CCNF is a causative gene in familial and sporadic cases of FTD/ALS and encodes cyclin F, a component of an SCF(cyclin F) E3 ligase complex involved in ubiquitin-mediated proteolysis. Previous studies have shown that expression of the cyclin FS621G mutation leads to defective protein degradation, motor axonopathy, and signature features of ALS pathogenesis in vitro and in vivo 1-3. In this study, we used an unbiased label-free quantification proteomics strategy to uncover changes to biological processes and cellular pathways of other mutations (K97R, S195R, S509P and R574Q)4. Focusing on the apoptosis pathways that were predicted to be activated in a few mutations, we investigated the effect of cyclin FS621G on its E3 ligase Lys48-specific ubiquitylation of caspase-3, a key mediator of neuronal apoptosis.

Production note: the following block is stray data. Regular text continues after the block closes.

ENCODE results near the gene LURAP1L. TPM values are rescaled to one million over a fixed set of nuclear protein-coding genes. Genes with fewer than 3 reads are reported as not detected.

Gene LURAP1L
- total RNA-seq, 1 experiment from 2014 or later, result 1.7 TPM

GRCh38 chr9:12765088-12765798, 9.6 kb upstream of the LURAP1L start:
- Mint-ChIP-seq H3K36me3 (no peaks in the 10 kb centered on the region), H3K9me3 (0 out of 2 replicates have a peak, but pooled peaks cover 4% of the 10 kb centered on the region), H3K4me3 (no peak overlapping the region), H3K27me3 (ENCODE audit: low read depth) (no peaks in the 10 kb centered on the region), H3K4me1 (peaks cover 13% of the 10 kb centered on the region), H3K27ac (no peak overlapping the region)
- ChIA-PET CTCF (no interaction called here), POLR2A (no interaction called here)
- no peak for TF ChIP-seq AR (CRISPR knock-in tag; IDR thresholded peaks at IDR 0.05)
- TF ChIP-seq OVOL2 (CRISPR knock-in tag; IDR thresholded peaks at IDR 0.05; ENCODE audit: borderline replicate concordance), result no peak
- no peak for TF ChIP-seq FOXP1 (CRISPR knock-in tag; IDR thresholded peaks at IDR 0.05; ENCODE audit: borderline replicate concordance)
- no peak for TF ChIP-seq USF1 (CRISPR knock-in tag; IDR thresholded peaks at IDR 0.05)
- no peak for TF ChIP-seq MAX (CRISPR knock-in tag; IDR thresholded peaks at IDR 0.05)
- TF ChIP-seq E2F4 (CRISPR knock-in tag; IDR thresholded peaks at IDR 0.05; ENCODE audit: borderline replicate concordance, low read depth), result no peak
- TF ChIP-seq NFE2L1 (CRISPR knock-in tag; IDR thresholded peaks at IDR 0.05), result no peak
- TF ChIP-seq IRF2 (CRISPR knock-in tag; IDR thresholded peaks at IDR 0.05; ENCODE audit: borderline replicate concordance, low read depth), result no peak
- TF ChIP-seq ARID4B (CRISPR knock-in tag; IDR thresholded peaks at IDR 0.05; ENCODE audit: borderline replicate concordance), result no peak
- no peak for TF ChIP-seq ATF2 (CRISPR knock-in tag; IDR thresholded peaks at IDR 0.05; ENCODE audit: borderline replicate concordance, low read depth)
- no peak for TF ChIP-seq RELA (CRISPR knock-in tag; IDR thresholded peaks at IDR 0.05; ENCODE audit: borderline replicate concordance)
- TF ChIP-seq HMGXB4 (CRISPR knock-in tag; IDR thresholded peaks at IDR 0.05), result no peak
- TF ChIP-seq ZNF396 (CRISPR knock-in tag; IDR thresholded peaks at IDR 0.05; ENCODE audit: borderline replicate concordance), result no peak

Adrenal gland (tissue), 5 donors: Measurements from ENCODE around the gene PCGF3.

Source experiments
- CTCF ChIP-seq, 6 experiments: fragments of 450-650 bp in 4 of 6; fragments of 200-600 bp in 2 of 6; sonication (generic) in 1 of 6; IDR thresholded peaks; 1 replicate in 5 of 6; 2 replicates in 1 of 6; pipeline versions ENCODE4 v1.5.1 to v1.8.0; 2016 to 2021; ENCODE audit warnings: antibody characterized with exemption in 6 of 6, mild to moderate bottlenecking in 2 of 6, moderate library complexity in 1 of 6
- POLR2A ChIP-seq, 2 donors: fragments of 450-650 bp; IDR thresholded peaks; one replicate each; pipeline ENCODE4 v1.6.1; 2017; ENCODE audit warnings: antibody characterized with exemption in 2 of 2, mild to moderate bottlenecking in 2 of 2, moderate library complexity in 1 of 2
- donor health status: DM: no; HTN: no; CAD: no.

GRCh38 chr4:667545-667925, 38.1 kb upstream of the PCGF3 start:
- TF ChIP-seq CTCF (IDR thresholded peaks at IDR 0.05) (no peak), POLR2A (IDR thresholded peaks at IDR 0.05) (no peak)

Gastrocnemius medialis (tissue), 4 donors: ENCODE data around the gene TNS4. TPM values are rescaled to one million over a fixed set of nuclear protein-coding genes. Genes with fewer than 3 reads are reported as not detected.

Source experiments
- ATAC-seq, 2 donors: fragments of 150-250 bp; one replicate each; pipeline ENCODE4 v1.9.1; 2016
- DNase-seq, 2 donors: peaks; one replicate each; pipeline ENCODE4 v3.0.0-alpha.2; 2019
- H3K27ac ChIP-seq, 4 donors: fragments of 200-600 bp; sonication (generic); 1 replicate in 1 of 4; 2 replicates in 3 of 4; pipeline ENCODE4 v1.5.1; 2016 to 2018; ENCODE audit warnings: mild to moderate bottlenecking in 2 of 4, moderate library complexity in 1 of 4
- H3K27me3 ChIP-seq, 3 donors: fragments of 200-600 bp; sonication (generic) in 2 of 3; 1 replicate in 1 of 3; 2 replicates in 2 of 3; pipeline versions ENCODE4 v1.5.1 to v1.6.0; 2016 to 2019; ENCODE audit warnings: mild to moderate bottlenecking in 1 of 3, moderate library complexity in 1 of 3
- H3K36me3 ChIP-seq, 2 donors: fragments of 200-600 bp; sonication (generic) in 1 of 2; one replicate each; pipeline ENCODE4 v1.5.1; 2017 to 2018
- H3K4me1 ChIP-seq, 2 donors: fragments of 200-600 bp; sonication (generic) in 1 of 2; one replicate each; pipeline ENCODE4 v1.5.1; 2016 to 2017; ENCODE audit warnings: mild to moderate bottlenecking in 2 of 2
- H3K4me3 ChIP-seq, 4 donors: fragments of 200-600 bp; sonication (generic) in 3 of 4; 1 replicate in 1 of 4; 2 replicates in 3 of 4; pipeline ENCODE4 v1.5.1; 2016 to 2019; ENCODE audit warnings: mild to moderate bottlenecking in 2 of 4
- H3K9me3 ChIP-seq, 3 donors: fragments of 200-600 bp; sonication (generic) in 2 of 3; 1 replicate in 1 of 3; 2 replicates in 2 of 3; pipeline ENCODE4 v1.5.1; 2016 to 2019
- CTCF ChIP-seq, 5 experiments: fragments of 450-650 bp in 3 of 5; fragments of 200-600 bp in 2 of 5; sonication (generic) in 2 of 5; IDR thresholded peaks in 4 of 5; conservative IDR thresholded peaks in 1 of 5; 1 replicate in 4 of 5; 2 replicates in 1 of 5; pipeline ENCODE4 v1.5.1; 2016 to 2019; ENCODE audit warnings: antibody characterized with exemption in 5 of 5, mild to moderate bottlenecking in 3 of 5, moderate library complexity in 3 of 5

Six mutations were selected for the label free proteomics analysis, four fALS (K97R, S195R, S509P, and S621G), and one database SNP (R574Q) were expressed in human cell lines. Three mutants (K97R, S621G and S195R) were predicted to show activation of the apoptosis signalling pathways compared to wild-type. Proximity-based labelling and immunoprecipitation of cyclin F wild-type and cyclin FS621G demonstrated direct interaction with caspase-3, and in-vitro ubiquitylation of recombinant caspase-3 by cyclin F revealed modulation of caspase-3 activity that is influenced by the mutational status of the cyclin F disease variants. The relationship between cyclin F disease variants and caspase 3 indicate a potential mechanism by which ALS mutations may contribute to increased neuronal death leading to disease pathogenesis. Our data presents interesting insight into survival pathway changes caused by ALS-associated mutations in CCNF that may contribute to our new understanding of cyclin F in neuronal proteostasis.